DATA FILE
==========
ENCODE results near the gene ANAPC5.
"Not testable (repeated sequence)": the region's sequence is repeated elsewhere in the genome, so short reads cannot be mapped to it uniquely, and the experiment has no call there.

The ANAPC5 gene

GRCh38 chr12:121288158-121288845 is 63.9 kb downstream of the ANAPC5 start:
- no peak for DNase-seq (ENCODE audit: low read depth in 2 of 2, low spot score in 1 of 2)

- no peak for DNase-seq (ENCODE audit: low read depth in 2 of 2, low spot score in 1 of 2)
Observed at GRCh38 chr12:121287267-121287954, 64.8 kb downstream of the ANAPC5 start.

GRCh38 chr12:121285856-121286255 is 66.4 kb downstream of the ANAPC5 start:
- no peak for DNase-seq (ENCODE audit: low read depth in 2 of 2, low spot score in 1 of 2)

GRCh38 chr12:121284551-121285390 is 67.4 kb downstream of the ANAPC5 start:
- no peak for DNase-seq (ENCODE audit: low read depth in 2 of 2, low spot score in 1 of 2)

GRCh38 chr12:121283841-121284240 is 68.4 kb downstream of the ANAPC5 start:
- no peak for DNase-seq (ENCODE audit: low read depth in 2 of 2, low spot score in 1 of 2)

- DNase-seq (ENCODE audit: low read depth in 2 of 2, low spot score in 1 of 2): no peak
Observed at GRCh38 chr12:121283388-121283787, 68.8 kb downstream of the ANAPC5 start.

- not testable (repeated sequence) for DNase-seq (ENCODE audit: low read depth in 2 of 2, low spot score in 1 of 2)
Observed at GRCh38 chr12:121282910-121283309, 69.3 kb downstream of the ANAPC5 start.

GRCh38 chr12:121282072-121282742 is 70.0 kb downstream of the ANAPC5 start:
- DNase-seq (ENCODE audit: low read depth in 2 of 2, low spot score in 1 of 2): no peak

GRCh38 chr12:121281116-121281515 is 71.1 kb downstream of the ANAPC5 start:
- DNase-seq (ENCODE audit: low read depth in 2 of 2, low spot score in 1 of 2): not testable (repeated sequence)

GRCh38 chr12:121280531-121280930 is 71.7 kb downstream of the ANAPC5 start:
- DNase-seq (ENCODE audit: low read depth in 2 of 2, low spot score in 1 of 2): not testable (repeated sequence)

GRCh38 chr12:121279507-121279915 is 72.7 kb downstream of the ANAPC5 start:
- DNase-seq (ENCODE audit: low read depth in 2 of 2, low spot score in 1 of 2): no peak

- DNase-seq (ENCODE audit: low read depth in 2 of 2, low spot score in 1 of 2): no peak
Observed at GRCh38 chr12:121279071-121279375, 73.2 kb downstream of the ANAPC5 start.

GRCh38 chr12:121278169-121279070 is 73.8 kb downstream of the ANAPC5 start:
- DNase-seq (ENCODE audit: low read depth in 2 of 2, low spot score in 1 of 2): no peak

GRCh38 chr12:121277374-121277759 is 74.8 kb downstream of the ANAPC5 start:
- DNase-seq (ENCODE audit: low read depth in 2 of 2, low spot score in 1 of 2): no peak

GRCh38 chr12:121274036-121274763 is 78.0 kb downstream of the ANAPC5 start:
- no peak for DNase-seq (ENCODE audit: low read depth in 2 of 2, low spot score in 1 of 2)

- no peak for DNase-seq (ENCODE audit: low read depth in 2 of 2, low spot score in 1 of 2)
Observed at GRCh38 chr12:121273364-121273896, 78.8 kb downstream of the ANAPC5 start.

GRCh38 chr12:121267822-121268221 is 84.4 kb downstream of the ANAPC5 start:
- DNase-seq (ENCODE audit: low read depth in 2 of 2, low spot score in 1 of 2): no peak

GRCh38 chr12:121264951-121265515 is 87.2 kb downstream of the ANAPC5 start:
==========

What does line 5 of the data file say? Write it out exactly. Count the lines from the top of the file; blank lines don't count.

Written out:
- no peak for DNase-seq (ENCODE audit: low read depth in 2 of 2, low spot score in 1 of 2)